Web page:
IT is heartening to see recent improvements in farm safety figures. There were 50% less fatal accidents in 2021 than 2020 and figures for 2022 are encouraging. Of course we still want to do better.
Summer farming brings its own safety challenges. Tens of thousands of silage bales appear from every quarter. Care with bringing in bales can help to keep down accidents. In particular though it is important to be extra careful about stacking and storing bales.
Summer farming is associated with machinery activity. Many people who have been asked about the causes of farm accidents (survey of 1,500 farmers) recognise the dangers around farm vehicles. Tractors make up half of the accidents involving vehicles. We want to continue to move away from people being struck by farm vehicles. I’d urge you continue with good work of keeping tractor windows and mirrors shining and clear for the summer working days.
Livestock can also be often on the move through the Summer months. Bigger more powerful livestock are a particular risk as they may innocently knock down people who come into their path. Remember not everyone has your know how around handling stock.
Remember, too, that sunny summer days are there to be enjoyed.
Farmers can look after their skin while also looking the apart by continuing to wear hats, suitable clothing and wraparound sun glasses.
About nine out of 10 skin cancers can be traced back to sun’s rays so sun screen is very much our friend. I suggest that you take a leaf out of the book of the animals you work with by copying their fondness for shade.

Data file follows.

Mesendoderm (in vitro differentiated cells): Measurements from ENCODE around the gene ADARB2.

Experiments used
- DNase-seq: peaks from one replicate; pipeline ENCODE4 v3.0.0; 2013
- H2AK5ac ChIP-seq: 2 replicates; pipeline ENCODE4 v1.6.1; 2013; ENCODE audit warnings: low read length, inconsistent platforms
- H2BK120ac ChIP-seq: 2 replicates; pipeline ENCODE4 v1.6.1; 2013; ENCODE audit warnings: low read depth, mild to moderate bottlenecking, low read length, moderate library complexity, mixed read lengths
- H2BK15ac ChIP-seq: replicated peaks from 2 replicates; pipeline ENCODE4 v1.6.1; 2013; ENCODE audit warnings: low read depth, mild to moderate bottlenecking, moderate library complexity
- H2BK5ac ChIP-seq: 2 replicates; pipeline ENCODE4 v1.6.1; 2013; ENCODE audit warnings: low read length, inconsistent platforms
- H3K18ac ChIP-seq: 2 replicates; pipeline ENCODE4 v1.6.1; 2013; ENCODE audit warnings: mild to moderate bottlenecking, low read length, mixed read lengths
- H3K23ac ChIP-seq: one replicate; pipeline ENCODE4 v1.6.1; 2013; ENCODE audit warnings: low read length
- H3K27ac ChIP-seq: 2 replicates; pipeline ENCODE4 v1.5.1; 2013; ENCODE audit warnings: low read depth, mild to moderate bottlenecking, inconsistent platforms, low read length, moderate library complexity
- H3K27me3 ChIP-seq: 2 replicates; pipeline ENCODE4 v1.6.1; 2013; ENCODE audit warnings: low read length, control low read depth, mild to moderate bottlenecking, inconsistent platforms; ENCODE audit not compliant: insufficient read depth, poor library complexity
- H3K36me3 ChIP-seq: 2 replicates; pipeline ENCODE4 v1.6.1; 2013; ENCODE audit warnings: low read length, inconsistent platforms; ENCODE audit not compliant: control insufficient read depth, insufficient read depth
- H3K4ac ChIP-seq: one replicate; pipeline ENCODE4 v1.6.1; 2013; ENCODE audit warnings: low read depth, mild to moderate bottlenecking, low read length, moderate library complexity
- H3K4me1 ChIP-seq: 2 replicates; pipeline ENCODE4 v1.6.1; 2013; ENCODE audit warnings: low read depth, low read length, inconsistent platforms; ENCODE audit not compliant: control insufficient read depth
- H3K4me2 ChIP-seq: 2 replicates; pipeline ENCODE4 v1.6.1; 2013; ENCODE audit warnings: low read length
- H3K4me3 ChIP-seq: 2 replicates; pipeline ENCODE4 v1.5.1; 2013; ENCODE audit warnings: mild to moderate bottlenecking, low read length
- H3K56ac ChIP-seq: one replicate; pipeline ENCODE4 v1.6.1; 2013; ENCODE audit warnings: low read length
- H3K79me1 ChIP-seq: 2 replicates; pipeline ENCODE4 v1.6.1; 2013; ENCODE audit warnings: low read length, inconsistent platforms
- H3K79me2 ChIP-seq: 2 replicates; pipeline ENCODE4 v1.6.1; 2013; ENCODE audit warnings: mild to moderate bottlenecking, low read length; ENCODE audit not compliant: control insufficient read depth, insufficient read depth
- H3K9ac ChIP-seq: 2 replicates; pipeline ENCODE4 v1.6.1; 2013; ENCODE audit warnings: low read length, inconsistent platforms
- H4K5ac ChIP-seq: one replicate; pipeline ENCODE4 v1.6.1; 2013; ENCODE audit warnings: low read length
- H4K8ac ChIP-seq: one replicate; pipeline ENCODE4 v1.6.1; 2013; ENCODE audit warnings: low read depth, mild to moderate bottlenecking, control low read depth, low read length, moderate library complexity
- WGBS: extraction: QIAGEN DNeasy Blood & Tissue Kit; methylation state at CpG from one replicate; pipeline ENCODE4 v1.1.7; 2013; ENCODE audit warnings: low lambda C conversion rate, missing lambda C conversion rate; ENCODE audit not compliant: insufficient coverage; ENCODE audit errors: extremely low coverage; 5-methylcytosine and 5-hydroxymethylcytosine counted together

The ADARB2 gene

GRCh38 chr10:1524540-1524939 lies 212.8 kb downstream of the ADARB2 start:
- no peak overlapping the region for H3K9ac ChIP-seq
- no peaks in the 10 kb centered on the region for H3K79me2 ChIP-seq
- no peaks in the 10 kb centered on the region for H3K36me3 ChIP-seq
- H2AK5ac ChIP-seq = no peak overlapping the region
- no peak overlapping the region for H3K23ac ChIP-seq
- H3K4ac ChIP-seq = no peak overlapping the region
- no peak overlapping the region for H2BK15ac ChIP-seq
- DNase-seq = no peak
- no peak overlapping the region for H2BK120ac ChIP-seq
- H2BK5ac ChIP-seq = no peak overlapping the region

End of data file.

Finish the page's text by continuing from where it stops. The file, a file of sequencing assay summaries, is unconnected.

Another benefit here of keeping the layers on is that you avoid picking up ticks. These ticks can bring infection into the body which can cause Lyme disease.
At this time of year the silage harvester is typically followed into the field by the slurry tanker. Agitating that slurry is a demanding job. Given our typically mixed summer there isn’t usually a shortage of breezy days and they are ideal for agitating. It is helpful to open all the shed doors and to take a break away from the agitating for half an hour.
On that point, summer days present great chances to take breaks, both short and a bit longer. I am not sure if there is many better ways to recharge and help in the overall scheme of things. There is evidence to support the argument that while we absolutely want to avoid farm accidents, good farmer health is the biggest contributor too overall farmer wellbeing.
After a break you may doubly appreciate the benefits of farming with electricity. It is even so clever now that it is fitted with devices – residual current devices (RCD) that can save you in the event of a problem. They can shut down the current in the event that they detect electricity taking a wrong path. I bet you’ll agree that it is worth making sure they are working. As it happens the RCD is fitted with a test button which when pressed can confirm that the RCD is working.
Many associate the long summer days with farming. With the weather and light being on our side, jobs can get done in an easier manner. Combining this with an emphasis on farmer well-being and safety is something to be delighted with and creates more memories for all.
Finally, one school year is ending up with another one coming towards us in the distance.
A West Cork Teagasc part-time ‘Green Cert’ is being planned for the autumn.
There is an opportunity now to find out what is involved and who might it be suitable for.
Please contact any West Cork Teagasc office, including Macroom at 026 41604, for further details.
• Pat Flannery is Teagasc’s West Cork safety co-ordinator and works with Clonakilty Agricultural College on the Green Cert initiative.